To keep Thalia’s playful, enthusiastic energy with you, bless an amethyst (for joy and luck) saying,
Thalia, inspire my humor and muse;
throughout my life, joy diffuse.
Carry this with you anytime you feel your sense of humor waning.
Halcyon Days (Greece)
Themes: Winter; Peace; Protection; Air; Meditation; Promises; Beginnings
Symbols: Rainbow; Water
About Iris: This Greek messenger of the gods traverses between the earth and heavens, appearing as a winged maiden on a shining, hopeful rainbow. In this form she represents the calm after the storm — the end of the year’s activities and the advent of a new beginning. Traditional offerings to her include figs, cakes, wheat, and honey. In some stories it was Iris’s job to gather water from the underworld for use in taking sacred oaths.
To Do Today: The word halcyon comes from a legendary bird that builds its nest on the ocean in the winter, sedating the winds with its song to safeguard its young. Thus, the week before and after the winter solstice are said to bear both the halcyon’s and Iris’s calm ambiance and hopeful demeanor.
To inspire an improved outlook, find a rainbow sun catcher and put it in a window today so that Iris’s radiance can fill your home. Fer an extra one for your car (or maybe a rainbow-colored air freshener), so you can keep that energy with you throughout the day.
For another aromatic approach, open, a window briefly today and let Iris fly in on wings of change and refreshment. Burn some violet or lavender incense as you do. These two aromatics accentuate this goddess’s vibrations.
Hekate’s Day (Greece/Rome)
Themes: Moon; Beginnings; Magic
Symbols: Serpent, Horse, or Dog (her sacred animals); Light (specifically a torch); Myrrh; Silver; Moonstone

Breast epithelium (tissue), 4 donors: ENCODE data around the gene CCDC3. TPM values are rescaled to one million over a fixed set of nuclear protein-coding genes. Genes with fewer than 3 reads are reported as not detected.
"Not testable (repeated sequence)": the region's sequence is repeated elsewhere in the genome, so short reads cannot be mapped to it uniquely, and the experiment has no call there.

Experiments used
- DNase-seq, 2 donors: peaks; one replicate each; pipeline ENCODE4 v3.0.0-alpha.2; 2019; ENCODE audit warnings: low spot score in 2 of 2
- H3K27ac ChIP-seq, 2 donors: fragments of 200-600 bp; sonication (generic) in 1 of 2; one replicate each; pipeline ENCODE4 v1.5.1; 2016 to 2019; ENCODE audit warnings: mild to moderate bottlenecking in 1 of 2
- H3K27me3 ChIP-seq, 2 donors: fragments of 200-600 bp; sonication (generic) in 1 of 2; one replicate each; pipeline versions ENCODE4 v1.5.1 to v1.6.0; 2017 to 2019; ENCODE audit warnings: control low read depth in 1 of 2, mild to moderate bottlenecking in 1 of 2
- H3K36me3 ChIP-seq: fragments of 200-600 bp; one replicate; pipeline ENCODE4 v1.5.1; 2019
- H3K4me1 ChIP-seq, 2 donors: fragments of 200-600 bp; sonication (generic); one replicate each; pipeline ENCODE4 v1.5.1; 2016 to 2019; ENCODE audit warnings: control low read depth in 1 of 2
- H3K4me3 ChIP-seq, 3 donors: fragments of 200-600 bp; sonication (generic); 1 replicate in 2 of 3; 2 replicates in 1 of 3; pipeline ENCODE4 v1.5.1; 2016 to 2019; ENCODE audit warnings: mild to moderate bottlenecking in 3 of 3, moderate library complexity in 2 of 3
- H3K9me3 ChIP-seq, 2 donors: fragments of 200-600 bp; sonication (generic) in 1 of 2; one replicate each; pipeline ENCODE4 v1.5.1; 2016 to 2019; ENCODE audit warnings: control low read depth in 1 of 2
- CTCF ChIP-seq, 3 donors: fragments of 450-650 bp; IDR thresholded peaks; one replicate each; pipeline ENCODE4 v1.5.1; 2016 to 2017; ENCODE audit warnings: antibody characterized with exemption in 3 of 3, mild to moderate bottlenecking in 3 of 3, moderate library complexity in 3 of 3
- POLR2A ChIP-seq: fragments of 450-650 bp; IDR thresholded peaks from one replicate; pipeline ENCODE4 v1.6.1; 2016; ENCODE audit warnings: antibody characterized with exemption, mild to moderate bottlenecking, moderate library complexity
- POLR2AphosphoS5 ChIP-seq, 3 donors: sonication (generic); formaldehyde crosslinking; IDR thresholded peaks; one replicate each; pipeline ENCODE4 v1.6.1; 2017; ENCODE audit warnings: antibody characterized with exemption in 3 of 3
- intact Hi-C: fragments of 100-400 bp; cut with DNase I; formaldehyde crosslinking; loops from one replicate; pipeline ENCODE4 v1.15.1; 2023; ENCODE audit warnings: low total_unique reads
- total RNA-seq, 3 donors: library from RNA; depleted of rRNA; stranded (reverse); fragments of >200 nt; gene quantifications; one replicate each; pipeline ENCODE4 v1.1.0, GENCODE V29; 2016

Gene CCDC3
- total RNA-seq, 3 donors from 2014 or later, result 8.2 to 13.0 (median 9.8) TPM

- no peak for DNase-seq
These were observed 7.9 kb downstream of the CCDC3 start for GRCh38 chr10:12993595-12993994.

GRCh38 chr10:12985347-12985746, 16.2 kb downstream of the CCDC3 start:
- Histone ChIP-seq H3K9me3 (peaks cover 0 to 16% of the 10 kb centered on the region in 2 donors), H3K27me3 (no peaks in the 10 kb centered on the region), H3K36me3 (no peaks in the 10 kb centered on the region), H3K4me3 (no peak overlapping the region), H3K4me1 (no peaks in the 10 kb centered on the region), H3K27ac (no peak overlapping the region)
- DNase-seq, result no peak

About Hekate: This Greco-Roman goddess rules the moon and opportunities. Tonight she opens the path through which the old year departs and the new enters. People customarily worship Hekate at crossroads, where worlds meet, which may be why she became a witch’s goddess. On this, her festival day, she bears a torch, lighting the way to the future.
To Do Today: At the eve of the new year, take a moment and pat yourself on the back for a full year of goddess-centered thinking and action. Note your achievements, and thank Hekate for helping you find the way when your vision seemed clouded. An additional benefit here is that speaking this goddess’s name today banishes unwanted ghosts, including those figurative ghosts of past negative experiences. Let Hekate take those burdens so your new year will begin without holding you back.
To accent this goddess’s powers in your life throughout your celebrations today, wear white or silver items, and light a white candle in her honor. For a token that will emphasize Hekate’s magic and lunar energies whenever you need them, bless a moonstone, saying,
Hekate, fill this silver stone;
keep your magic with me where’ver I roam.
Carry this, keeping the goddess close to your heart and spirit. Happy new year!